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Should You Take Painkillers During Pregnancy?
#Pregnancy

The consumption of painkillers during pregnancy have been debatable for a while now. Pregnancy can bring with it a lot of ailments like constipation, rashes, nausea and back pain for which some women may rely over the counter drugs. While some are safe, others may not be. Just because it is easily available that does not mean it is safe for consumption during pregnancy.

Previous studies have showed that the consumption of paracetamol during pregnancy may affect the development of sex organs in unborn boys. This new study suggests that it may affect fertility in females too. Using painkillers in pregnancy may reduce fertility in subsequent generations, warns the study. The study was published in the journal Scientific Reports.

Several tests conducted on rats revealed that when a mother was given painkillers during pregnancy, her female offspring had fewer eggs, smaller ovaries and smaller litters of babies than those not exposed to the drugs.

The findings are significant given the similarities between the reproductive systems of rats and humans, although it is difficult to directly extrapolate these results to pregnant women, the researchers noted. "It's important to remember that this study was conducted in rats not humans, however, there are many similarities between the two reproductive systems,” said Richard Sharpe, professor at the University of Edinburgh in Britain.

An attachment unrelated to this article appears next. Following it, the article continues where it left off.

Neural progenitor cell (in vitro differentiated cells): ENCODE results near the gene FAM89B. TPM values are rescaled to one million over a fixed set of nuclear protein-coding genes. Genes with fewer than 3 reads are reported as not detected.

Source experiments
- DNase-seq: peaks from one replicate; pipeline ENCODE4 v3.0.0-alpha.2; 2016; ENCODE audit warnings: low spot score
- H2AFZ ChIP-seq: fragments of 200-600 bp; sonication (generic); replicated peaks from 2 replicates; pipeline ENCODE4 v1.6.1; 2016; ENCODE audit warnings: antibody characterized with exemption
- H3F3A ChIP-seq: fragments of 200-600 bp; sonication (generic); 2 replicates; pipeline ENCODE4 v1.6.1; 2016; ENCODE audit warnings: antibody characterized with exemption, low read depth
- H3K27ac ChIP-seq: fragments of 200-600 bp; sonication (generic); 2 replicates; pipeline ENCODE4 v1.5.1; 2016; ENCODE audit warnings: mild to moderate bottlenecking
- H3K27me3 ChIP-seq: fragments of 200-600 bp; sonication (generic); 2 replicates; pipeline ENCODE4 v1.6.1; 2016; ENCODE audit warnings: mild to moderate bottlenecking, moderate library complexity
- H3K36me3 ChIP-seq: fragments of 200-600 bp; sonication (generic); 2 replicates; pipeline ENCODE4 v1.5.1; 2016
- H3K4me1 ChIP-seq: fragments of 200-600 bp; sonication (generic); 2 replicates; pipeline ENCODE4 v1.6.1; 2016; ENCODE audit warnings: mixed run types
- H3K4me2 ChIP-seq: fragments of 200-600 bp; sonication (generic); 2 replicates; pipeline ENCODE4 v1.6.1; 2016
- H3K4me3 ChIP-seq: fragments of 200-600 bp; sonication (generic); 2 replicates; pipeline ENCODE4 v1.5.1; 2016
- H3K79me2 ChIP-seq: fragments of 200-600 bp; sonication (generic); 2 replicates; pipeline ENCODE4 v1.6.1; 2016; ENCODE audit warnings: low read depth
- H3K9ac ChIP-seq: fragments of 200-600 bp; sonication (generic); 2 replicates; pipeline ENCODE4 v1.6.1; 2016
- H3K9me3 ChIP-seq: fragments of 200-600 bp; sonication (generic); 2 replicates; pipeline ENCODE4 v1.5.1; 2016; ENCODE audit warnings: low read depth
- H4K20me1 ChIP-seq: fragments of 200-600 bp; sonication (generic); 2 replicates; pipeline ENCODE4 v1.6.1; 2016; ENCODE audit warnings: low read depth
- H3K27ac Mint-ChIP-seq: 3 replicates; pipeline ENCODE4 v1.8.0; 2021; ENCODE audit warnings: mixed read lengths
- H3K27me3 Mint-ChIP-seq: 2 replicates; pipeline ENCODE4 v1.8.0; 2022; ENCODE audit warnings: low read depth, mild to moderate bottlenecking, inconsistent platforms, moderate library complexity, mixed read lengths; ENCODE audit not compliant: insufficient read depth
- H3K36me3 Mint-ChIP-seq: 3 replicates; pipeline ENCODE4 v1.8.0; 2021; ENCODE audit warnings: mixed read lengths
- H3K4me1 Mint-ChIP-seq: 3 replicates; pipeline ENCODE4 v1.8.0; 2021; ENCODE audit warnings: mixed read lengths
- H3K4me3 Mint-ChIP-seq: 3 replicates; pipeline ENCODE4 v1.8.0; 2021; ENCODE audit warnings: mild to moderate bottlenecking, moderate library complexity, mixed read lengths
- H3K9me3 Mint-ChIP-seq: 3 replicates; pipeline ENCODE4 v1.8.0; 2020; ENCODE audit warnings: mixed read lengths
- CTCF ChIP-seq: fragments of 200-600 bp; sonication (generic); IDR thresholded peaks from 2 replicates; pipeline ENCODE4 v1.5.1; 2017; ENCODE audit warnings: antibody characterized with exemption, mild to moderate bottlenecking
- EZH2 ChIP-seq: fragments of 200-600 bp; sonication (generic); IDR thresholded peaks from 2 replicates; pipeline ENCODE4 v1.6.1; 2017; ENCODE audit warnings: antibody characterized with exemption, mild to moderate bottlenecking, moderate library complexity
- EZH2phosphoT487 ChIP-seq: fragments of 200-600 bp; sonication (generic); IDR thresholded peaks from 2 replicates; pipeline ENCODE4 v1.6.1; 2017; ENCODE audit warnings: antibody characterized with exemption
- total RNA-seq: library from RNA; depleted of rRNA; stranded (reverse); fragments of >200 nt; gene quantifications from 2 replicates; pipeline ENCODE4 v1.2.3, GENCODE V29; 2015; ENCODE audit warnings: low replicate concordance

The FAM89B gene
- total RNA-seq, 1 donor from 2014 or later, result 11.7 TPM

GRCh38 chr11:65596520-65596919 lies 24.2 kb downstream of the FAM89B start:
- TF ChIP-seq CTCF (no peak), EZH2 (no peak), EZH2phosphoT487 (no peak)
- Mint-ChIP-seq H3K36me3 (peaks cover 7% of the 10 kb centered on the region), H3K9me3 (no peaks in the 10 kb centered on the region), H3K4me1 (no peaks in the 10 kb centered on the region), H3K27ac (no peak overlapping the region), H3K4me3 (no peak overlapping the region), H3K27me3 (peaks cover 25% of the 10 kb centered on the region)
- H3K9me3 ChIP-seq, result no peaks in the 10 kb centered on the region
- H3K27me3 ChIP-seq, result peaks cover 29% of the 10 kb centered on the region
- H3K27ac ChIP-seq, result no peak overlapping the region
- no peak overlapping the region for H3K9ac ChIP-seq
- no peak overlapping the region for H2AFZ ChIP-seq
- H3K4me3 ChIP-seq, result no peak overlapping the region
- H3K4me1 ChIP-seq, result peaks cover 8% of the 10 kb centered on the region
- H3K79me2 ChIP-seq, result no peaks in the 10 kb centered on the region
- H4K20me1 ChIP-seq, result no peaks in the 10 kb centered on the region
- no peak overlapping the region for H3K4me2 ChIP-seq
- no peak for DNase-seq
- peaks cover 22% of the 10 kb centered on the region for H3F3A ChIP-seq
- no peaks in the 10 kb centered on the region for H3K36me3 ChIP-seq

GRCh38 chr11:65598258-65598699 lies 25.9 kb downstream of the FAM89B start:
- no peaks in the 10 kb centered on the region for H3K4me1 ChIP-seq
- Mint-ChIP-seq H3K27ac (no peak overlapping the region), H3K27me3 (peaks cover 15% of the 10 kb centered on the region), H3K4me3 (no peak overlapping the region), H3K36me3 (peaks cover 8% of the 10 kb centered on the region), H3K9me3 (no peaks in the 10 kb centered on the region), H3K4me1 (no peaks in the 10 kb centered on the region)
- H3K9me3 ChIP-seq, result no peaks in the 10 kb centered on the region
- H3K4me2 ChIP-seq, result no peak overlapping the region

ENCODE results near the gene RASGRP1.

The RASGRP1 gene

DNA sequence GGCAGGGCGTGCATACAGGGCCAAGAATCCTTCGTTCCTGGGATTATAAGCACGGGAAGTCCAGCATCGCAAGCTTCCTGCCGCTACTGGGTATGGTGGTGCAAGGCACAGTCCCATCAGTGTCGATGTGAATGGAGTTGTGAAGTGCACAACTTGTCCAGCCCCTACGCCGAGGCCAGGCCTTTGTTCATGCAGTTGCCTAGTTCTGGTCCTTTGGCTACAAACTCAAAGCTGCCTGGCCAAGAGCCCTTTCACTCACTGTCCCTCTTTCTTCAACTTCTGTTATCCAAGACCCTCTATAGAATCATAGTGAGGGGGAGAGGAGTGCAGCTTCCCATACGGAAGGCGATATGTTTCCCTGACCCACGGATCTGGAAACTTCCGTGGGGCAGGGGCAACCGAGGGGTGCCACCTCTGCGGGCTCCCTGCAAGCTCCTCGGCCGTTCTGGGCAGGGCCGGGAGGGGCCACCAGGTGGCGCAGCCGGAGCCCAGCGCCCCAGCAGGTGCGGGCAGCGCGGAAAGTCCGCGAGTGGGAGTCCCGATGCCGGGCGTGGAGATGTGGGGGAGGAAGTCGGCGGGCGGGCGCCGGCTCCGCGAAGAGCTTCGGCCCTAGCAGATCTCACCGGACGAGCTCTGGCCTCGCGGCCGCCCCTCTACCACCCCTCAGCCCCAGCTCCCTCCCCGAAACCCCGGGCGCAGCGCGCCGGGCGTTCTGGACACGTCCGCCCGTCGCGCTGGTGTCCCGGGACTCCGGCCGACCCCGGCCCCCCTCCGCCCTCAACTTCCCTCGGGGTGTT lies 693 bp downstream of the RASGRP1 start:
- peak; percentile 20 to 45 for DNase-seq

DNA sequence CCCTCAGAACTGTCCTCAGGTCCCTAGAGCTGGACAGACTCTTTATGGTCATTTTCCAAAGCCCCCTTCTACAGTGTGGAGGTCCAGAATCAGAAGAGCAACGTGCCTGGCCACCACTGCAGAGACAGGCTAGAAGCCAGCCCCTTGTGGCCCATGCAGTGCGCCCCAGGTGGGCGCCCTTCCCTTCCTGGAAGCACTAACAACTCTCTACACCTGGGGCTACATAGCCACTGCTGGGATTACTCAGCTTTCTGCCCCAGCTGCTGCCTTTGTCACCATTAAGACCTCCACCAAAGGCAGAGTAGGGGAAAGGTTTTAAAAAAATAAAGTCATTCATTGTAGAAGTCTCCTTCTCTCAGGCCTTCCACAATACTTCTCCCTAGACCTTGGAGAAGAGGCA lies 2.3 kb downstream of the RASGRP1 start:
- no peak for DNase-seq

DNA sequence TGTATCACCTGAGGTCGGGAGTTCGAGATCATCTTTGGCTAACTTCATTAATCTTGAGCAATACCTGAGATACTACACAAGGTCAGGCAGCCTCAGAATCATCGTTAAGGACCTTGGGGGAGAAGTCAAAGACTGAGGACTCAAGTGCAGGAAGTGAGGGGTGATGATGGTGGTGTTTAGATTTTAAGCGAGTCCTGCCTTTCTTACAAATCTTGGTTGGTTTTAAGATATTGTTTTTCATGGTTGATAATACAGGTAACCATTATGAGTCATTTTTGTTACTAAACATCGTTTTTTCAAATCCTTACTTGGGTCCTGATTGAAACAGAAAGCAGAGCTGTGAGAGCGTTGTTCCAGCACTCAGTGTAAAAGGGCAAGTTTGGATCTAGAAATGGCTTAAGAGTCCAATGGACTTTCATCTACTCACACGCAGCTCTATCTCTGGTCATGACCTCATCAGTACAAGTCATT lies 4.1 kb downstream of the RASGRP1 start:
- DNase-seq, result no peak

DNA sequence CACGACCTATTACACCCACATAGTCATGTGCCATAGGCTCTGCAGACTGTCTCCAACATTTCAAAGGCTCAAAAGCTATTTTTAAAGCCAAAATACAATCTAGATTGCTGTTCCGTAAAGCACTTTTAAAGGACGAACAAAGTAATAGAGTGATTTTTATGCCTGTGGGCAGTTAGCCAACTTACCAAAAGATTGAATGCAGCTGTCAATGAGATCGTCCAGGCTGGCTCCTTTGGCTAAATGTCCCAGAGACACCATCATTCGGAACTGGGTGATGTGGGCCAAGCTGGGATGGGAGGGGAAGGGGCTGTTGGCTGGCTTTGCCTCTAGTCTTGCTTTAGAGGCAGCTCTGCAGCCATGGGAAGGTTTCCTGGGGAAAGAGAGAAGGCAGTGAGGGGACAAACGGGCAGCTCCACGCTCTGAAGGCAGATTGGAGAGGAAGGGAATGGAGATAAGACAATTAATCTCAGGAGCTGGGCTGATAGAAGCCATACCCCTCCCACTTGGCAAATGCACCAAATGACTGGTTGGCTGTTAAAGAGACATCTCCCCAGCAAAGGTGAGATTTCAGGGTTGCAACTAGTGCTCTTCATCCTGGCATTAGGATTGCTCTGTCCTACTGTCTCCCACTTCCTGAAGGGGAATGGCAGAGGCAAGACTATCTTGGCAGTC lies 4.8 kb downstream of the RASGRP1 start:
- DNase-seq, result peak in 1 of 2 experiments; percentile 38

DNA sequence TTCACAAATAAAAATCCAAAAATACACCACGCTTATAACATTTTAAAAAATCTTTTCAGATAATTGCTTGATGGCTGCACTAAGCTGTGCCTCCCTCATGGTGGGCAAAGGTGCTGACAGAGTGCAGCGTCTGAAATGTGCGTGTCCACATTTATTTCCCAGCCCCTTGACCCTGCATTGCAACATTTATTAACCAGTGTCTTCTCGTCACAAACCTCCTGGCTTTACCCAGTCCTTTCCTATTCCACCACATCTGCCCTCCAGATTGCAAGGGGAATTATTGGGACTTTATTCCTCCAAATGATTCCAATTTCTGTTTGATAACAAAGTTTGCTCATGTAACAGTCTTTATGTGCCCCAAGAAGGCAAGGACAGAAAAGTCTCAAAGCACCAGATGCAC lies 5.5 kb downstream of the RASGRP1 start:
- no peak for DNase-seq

In addition to affecting a mother's immediate offspring, the study also showed that the effect of such drugs were extended to the subsequent generation of rats. The resulting females, the grand daughters of the mother given painkillers in pregnancy, also had reduced ovary size and altered reproductive function, said the researchers.
Like previous studies, this one too showed that exposed male offspring were also affected at birth - showing smaller numbers of cells that give rise to sperm in later life. However, their reproductive function recovered to normal levels by the time they reached adulthood.

Researchers suggest that pregnant women should stick with the current guidelines to use painkillers at the lowest possible dose, for the shortest possible time. Scientists tested the effects of two painkillers in pregnant rats - paracetamol and a prescription-only painkiller called indomethacin, which belongs to the same class of drugs as ibuprofen and aspirin. Rats were given the drugs over the course of several days - four days for indomethacin or nine days for paracetamol. Paracetamol is known to act as a hormone disruptor in the womb that can affect the normal brain development of the foetus.

"These studies involved the use of painkillers over a relatively long period. We now need to explore whether a shorter dose would have a similar effect, and how this information can be usefully translated to human use," said co-author Richard Anderson, professor at the University of Edinburgh. It is also suggested that tablets that combine paracetamol and caffeine should be avoided. High levels of caffeine can result in babies having a low birth weight and they can have other health issues later in life.

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